Thursday, February 16, 2006

No rabbits were harmed in the making of this blog

Wednesday, January 25:

The last time I had a checkup with my OB/GYN, the waiting room was overflowing with women. I mean, there wasn’t even room to sit down. Today, it’s a ghost town.

The FBI now has a face. It’s not smiling, no surprise.

“Is this your first prenatal visit?”

“No,” I say, “I’ve been here before. I’m a patient. I have the same insurance, address and everything.”

“But this is your first prenatal visit?”

“I’m here to find out if I’m pregnant.”

We go back and forth like this until another agent appears.

“Do we have a problem here?” she asks. I swear I’m not making this up.

“Look, I don’t know your terminology,” I say. “I’m here to find out if I’m pregnant.”

“So this is your first prenatal visit.”

Like I said, I want to scream.

Now, if there’s something I hate to do, it’s fill out forms. Even though my doctor has all of my information up to date, because this is my first prenatal visit, I have to fill out the same paperwork plus some, which goes in a separate file from my regular one. What a pain in the ass. (Forgive me, God.)

On top of my contact information (on two or three separate forms), insurance information, health history and other goodies my doctor all has, I get a special form from the state asking questions like:

Do you go to bed hungry?
Do you ever fear for your safety?
What education level did you attain?

This is part of why I hate forms. Yes, sometimes, I recall being hungry but being too tired to do anything about it -- but I had already eaten a nice dinner. Yes, sometimes I fear for my safety -- who doesn’t? Why does my education level matter -- can only smart people have children?

Later, I find out the state won’t do anything with my form. What a @#*! waste of my time! Waste of my taxpayer money, too.

I turn the stupid forms back in and wait. I’m too tense. I tell myself to relax despite my reception from the FBI. It’s an hour before I get called. Even though the office is a ghost town.

The first person I see is a nurse with my mother’s name. She asks me if I have already peed in the cup. I tell her no one told me to. She looks at my file. Once again, I say I am there to find out if I’m pregnant.

Apparently, the FBI didn’t tell her this vital information.

Now it’s a whole different ball game.

So I get to pee in a cup. I get weighed (which I hate -- I don’t keep track of my weight because I don’t care about numbers, only how my clothes feel) and heighted (hey, it should be a word). I answer a half-hour of questions about my medical history, family medical problems, everything down to when I broke a bone in a car crash. I happen to mention I might -- might -- be a tiny bit Native American, and the nurse writes this down with interest. She has no problem answering my questions and seems very on the ball. I like her. I tell her I don’t know anything. Anything. This doesn’t bother her.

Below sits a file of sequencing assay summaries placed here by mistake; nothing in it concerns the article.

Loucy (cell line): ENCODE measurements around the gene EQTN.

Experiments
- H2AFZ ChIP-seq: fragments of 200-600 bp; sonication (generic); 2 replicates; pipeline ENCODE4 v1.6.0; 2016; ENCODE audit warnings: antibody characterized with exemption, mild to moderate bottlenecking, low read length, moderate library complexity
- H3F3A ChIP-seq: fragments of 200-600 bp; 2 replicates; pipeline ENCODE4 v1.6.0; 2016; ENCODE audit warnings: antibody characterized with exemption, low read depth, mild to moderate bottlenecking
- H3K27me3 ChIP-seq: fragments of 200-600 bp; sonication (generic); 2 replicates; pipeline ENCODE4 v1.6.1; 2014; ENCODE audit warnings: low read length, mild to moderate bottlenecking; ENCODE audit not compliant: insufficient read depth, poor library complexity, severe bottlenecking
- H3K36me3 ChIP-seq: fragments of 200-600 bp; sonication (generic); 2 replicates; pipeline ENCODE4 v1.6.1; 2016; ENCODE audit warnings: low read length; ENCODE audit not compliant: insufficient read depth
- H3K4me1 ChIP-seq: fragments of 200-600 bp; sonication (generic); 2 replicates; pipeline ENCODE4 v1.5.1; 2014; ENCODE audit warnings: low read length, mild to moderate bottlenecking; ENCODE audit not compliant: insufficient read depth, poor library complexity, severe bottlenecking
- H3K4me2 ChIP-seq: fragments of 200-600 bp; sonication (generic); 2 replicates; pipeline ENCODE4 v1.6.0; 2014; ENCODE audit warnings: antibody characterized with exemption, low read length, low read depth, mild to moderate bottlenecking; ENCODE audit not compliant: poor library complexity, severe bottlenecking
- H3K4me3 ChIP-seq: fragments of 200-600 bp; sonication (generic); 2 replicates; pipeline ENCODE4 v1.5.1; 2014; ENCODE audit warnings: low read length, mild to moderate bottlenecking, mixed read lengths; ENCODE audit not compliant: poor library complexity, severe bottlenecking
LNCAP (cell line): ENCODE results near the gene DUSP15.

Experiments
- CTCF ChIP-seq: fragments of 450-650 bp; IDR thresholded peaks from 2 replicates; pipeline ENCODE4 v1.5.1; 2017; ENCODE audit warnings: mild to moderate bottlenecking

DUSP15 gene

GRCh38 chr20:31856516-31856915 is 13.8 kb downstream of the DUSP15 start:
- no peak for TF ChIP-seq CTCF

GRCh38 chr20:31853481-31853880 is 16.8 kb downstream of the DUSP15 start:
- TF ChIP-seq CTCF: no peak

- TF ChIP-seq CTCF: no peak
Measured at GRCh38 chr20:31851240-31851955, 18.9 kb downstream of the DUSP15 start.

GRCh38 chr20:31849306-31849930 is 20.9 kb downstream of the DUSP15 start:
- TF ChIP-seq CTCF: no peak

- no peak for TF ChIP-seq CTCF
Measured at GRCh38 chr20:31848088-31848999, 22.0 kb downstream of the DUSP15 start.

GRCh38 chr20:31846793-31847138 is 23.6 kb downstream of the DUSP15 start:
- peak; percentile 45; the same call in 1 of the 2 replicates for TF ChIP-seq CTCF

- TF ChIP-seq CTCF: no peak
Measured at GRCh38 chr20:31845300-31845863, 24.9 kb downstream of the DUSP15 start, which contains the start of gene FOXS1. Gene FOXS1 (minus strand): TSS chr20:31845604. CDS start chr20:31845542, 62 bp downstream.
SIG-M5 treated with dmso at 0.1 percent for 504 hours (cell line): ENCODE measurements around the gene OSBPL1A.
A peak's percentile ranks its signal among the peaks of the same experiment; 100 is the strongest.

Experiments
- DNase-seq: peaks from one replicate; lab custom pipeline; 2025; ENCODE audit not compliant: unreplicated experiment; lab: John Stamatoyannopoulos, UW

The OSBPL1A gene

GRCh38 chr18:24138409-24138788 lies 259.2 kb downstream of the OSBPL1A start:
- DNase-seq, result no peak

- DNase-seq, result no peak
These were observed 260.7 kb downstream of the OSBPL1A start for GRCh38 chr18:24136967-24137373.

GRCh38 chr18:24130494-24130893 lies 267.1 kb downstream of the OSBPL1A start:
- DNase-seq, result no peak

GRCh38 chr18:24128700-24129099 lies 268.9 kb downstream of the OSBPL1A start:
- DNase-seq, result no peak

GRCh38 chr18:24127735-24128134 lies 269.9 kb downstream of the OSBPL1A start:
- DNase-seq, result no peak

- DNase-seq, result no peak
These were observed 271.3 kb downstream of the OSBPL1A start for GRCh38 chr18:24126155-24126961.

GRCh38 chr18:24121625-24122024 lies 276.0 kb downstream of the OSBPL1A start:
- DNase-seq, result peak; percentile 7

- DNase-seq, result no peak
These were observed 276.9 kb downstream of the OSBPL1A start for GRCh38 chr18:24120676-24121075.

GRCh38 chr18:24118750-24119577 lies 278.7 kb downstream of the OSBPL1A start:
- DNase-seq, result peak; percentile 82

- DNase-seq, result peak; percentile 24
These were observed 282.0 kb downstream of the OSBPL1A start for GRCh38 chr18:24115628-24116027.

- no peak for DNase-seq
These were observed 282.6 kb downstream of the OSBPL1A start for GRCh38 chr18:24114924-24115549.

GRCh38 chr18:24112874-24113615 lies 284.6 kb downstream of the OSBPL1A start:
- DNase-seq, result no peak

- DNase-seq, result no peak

Now I meet the nurse practitioner, who is like a nurse plus. She is a mature woman, but not stuffy at all, and I like her, too. She examines me and I’m instantly aware of a little device on wheels that turns out to be an ultrasound machine.

This might be too much information, but apparently the only way to do an ultrasound this early is to stick a wand inside you. The screen looks like static to me, but the nurse practitioner finds something, and shows me. Something like a dark kidney shape. There’s a little cursor blinking rapidly. It’s the heart, she says.

I cry just one tear.

She prints out a couple different angles and gives them to me. Souvenirs.

“My husband is going to be so jealous he wasn’t here for this,” I say.

Using some kind of little wheel, the nurse practitioner estimates the due date at Aug. 31.

“No!” I say. “It can’t be in August.”


“Because there’s already a kid in the family -- everybody’s favorite kid -- with an August birthday.” I have a sudden, crashing daymare of my child always competing with this kid -- a nephew, the first grandchild in the family -- and possibly being required to share a birthday party with him. Blond, blue-eyed, beautiful, a kid who seemingly can do no wrong when the family gets together. I just don’t want any comparisons.

“You know babies come whenever they come,” the nurse practitioner said, smiling.

“I know,” I lament. “But it just can’t be August. I thought it might be more like Sept. 11.” Come on, I was the one there for the conception, wasn’t I?

“OK,” she says. “We’ll put down Sept. 1.” She writes in a file. “It’s official, Sept. 1.”


Now I get my blood drawn. I go to the lab area of the office. I’ve never been here before. The lab tech reminds me of Marisa Tomei. I cannot watch, so I look around the room. She draws blood for 11 -- 11! -- different vials.

“Congratulations,” she says when it’s over.

She’s the only one to say that to me that day. Actually, the first person, ever.

The nurse with my mother’s name appears with a goody bag. It’s full of pregnancy magazines, free samples and prenatal vitamins. The bag weighs 10 pounds. I tell her about the vitamins making me sick. She says to try these new ones.

She also tells me to set up my next appointment in one month, and also another one with a genetic counselor the office recommends.

See, I’m over that special age of 35. Apparently, I’m old and high risk.

The FBI aren’t pleasant when I make my appointment. They also refute the nurse’s direction for me to make an appointment with the genetic counselor, telling me instead that someone will call me for an appointment later. Whatever. I’m just glad to be outta there.

When I go home, I put one of the ultrasound printouts in a frame that’s sitting empty on a shelf, a gift from last year some time. Then I put it in a leftover gift bag for my husband.

He puts the frame on the nightstand with the sunflower seed.


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